The blurb makes references to We Are All Completely Beside Ourselves, A Visit from the Goon Squad, and Where'd You Go, Bernadette. I get the Goon Squad comparison, but more than the others mentioned, this reminded me of Sara Taylor's recently-published debut The Shore. Partly because it's essentially a set of short stories with a common theme - here it's a character, in The Shore it's a setting. But also because of my reaction: I enjoyed it, found it compulsive, read it very quickly and am confident in giving it a high-ish rating; yet I find it hard to actually identify many major positives in my overall assessment of it. There are some beautiful moments in this book, and I read it with great eagerness to know what would happen next, it's just that in the end it is quite a flimsy story, as a whole. For the deeper, more mature and intellectually engaging version, seek out The Blazing World....more
This felt really pointless to me. As several other reviewers have commented, it seems like a children's book, and the assumption that it is in fact inThis felt really pointless to me. As several other reviewers have commented, it seems like a children's book, and the assumption that it is in fact intended for kids is the only reason my rating isn't one star. A pleasantly sinister set-up about a boy being trapped in a labyrinth beneath a library soon descends into a daft, random story with no satisfying conclusion and no explanation. The illustrations are more artistic touches than images that actually illuminate the story - they look like the artist was given a list of keywords relating to the plot, since they only relate to, and don't actually illustrate, what happens. On the plus side, it's extremely short. ...more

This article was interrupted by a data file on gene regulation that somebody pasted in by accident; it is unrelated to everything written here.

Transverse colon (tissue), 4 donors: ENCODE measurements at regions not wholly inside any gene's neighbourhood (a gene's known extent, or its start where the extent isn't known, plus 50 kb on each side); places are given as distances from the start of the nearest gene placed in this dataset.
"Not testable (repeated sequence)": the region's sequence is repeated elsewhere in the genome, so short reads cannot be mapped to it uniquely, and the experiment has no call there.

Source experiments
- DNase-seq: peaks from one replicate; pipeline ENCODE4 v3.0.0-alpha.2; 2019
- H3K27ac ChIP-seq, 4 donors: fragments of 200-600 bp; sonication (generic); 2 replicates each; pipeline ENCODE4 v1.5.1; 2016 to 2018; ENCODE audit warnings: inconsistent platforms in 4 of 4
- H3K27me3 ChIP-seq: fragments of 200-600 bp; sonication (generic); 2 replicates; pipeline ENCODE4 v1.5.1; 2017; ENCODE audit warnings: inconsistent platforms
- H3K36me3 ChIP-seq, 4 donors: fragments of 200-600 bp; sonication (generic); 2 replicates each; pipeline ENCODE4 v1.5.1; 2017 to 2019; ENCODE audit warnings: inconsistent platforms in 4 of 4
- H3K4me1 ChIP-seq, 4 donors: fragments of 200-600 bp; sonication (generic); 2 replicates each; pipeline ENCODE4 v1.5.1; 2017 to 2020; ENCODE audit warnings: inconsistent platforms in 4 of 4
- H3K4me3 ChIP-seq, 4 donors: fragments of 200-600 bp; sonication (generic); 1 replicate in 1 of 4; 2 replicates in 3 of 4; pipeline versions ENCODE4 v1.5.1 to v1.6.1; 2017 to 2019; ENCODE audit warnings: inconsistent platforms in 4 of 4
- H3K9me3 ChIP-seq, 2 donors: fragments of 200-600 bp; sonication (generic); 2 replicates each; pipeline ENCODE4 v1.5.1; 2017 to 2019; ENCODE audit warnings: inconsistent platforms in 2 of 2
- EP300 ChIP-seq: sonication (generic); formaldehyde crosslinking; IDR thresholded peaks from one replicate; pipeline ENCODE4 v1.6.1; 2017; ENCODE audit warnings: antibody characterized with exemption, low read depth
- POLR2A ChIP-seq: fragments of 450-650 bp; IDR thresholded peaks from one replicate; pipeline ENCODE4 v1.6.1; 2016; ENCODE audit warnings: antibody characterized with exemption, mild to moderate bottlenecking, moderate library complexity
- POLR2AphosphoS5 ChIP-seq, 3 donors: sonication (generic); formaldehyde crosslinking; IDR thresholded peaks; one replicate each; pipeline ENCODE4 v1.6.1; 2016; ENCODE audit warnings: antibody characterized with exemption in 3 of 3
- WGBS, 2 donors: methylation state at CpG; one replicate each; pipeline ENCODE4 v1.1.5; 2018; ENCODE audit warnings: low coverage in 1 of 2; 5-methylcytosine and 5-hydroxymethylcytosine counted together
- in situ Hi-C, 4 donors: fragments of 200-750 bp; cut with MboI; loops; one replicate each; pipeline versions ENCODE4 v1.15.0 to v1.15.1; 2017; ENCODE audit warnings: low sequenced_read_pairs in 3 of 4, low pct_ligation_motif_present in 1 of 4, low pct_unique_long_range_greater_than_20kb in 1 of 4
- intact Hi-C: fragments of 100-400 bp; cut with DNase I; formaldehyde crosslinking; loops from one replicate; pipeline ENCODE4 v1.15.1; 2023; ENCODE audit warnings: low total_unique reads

The title pretty much says it all - Priestley continues his Tales of Terror series with seven stories set around Christmas. These are meant for childrThe title pretty much says it all - Priestley continues his Tales of Terror series with seven stories set around Christmas. These are meant for children, so they're unlikely to actually frighten you (and they aren't as scary as some of the previous installments in the series...) but the author's style is masterful, and there's always a ghoulish twist. Perfect as an easy winter read....more